Posts Tagged ‘The New York Dolls’

Derak Martin

Wednesday, May 4th, 2011

derakmartindaddyrollingsue, Derak Martin, Sue Records, John's Children, The New York Dolls, Streewalkers,, The Who

Listen: Daddy Rollin’ Stone/ Derak Martin
Daddy Rollin' Stone/ Derak Martin

Right down to the misspelling of his name on the label, this reeked of street, almost bootleg. The noisy, dirty recording being the kind that would aggressively make the rounds on the underground club circuit, deep south US or deep north UK. ‘Daddy Rollin’ Stone’ and Derek Martin’s reach were validated by the bands that covered the track: The Who, John’s Children, The New York Dolls, Roger Chapman’s Streetwalkers. And that’s just the recorded versions.

Dr. Feelgood

Monday, November 15th, 2010

Listen: Another Man / Dr. Feelgood DrFeelgoodAnotherMan.mp3

There’s a load of theories about where punk started. I suppose you can slice and dice it back to anywhere you want, Screamin’ Jay Hawkins or The Pretty Things, or endless garage bands from the mid 60′s. Most self appointed, gatekeeping journalists will flatter each other with either The Stooges or The New York Dolls. My vote goes to Suicide in the US and the Canvey Island bands in the UK, of which Dr. Feelgood were the first superstars.

Their live show stoked Eddie & The Hot Rods and together they lit up London fast and raw. It was indeed the speed of sound and the sound of speed all at once. New bands that clutched to the past and stood in their way were mowed down flat. Hustler and Nutz for example. It was a fun time for house cleaning. Labels like Chrysalis had their rosters fossilized overnight. Seemed like the world turned from black and white to color. Every single released was a new high.

Dr. Feelgood: Lee Brilleaux had a vocal style and stage presense not unlike Roger Chapman, and Wilko Johnson religiously perfected Mick Green’s jagged guitar style into his own. Their second album, MALPRACTICE, is a clean, articulate blueprint of the band’s attack and technique. But when Dr. Feelggod unleashed live, it was unstoppable.

Seeing them between late ’75 through mid ’77 really was life changing. If you did, you’ll know how hearing their records now will still sound different to us, as opposed to those who weren’t as lucky. Over three decades later, that hasn’t changed.

Not one for European pressings, I tell you honestly, my collection has less than a hundred. I make exception for singles like this, when not one but two 7″ worthy songs are issued on a 45. Both ‘Going Back Home’ and ‘Another Man’ (like ‘I Can Tell’, all from MALPRACTICE) were never released as singles in the UK or US. This Dutch pressing being the only exception to my knowledge. In fact, ‘I Can Tell’ has never come out on 7″ anywhere. How did the otherwise faultless Andrew Lauder mess this one up?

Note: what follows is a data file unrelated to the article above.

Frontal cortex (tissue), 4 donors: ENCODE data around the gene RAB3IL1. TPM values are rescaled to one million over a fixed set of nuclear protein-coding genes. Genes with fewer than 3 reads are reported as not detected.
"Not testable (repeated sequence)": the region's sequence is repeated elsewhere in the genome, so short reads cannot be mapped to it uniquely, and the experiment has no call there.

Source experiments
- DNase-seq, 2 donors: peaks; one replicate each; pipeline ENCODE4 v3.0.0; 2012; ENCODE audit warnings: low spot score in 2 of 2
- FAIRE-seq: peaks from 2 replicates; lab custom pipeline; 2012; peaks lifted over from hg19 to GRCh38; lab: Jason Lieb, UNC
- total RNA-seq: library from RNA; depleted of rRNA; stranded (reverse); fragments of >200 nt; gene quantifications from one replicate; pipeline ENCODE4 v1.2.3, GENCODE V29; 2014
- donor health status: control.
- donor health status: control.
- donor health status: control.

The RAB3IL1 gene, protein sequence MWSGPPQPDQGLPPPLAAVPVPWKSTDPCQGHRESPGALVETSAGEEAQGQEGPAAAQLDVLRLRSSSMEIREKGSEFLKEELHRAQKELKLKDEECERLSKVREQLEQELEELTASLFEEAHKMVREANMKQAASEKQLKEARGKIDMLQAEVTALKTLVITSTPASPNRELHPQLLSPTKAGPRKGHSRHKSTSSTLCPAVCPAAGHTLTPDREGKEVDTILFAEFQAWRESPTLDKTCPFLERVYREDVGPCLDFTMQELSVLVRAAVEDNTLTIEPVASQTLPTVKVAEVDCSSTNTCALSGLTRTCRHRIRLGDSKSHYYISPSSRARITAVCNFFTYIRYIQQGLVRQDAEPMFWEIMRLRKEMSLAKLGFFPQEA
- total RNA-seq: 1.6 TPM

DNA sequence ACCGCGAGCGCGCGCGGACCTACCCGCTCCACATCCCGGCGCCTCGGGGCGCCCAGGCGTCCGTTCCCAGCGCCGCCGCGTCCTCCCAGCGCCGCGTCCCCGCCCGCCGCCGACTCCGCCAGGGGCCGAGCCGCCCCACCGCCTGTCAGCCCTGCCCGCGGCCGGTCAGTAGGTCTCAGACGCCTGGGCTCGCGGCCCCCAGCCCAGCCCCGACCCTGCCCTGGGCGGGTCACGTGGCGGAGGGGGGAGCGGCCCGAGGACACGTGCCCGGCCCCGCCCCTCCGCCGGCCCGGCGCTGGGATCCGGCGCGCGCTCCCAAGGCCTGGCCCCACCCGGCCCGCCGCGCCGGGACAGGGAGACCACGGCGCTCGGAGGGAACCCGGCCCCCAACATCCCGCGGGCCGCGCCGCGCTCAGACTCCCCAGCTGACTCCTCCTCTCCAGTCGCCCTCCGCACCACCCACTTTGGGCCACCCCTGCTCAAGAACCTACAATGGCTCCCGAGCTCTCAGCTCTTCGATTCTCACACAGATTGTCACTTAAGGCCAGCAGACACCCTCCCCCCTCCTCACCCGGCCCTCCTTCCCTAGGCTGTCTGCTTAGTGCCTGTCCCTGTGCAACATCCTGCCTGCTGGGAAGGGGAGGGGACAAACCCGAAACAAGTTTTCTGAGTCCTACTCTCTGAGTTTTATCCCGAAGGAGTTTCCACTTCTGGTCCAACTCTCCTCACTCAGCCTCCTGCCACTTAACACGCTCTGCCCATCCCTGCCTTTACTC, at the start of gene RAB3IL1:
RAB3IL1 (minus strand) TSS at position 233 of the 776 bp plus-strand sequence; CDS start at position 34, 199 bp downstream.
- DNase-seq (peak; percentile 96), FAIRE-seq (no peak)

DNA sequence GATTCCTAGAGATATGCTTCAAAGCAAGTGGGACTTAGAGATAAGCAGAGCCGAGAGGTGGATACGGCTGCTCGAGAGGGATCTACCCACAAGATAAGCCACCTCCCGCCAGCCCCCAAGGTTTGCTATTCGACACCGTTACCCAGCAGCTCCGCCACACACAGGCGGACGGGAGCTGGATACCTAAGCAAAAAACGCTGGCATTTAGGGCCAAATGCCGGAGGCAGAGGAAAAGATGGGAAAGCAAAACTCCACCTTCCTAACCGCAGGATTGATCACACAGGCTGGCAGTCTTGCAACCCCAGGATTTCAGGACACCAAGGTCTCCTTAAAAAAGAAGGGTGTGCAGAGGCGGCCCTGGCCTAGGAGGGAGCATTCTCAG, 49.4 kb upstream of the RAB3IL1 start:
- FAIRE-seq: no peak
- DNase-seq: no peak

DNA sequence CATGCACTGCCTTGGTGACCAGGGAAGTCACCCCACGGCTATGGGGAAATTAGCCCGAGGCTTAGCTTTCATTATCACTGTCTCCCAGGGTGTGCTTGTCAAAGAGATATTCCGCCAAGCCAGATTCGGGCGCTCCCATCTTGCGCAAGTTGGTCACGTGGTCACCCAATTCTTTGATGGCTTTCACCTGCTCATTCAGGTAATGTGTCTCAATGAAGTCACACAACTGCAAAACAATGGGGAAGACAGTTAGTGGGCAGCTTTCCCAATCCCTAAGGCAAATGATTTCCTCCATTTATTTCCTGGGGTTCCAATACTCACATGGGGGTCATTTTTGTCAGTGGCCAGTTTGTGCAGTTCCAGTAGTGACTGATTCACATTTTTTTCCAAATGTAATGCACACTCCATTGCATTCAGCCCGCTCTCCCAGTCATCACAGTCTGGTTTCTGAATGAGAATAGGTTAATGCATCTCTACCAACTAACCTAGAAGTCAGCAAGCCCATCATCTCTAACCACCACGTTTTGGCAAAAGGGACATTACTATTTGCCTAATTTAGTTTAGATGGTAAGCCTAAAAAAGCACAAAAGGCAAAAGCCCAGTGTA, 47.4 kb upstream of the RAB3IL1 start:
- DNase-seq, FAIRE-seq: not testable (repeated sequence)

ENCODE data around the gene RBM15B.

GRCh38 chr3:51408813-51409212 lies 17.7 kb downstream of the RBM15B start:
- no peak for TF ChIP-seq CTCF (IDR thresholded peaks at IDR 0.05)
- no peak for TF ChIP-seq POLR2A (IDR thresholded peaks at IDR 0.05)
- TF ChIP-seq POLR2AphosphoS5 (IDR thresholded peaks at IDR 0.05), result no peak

Wait. Come to think of it, there were a few numbers from Brinsley Schwarz NERVOUS ON THE ROAD that deserved single status. Andrew Lauder you have some answering to do.

Being an archivist and collector can also mean you’re a pack-rat, depending upon whom you listen to. Ask Corinne for instance and she’ll pick door number three.

Fine, I’m all of them and glad of it, having saved pretty much everything I’ve ever owned, starting with a rock that flew into my hand off my tricycle’s front wheel at about five years old. That’s how extreme, and far back, I can claim the obsession. Good thing, because the records began at age seven. Damn, if only I started at birth.

In the case of this flyer, saving every last item allowed me to pinpoint the exact date and hour when a whole new musical world was revealed behind that invisible curtain. There had been a few jolting revelations before and several after, but that moment when rock as it had been known and loved immediately became the past occured on February 29, 1976. Dr. Feelgood were a blistering no holds barred introduction to pub and punk. Gone was the polish and self indulgence, the bloat and tired outfits. What the music world changed into we all know.

It was a fantastic time to be young and insatiable. And here’s the flyer to stake that very date in my life. Corinne and I, with our dearest friend Karen Kasiner, braved a winter storm to see Dr. Feelgood. I wouldn’t trade that night for anything.

Archie Bell & The Drells

Sunday, March 28th, 2010

ArchieBellShowdown, Archie Bell & The Drells, Gamble Huff, Atlantic

Listen: (There’s Gonna Be) A Showdown / Archie Bell & The DrellsARchieBellShowdown.mp3

God bless The New York Dolls. They couldn’t have picked a more perfect song to cover. I never heard Archie Bell’s version when it peaked (’69). I just found a copy at a record stall and figured it’d be fun to have. They made a bunch of good singles, but how do you top ‘Tighten Up’?

A very good way to spend 50¢.


Monday, September 7th, 2009

kiss, Kiss, Casablanca

Listen: Kissin’ Time / Kiss Kiss.mp3

For some reason, this debut single was not initially included on their album. Probably by now it’s been added to many ‘scrape the bottom of the barrel and try to survive’ major label reissues.

I didn’t follow Kiss, so can’t rightfully speak about the majority of their singles, but from the ones I know, this is by far my favorite. In hindsight, it’s admittedly a bit more metal than usually interests me, and despite the name-every-city in America formula (don’t blame the band, it’s a cover), ‘Kissin’ Time’ definitely has a glam element that had me playing it back to back with the likes of The New York Dolls and Slade in it’s day. Great chorus.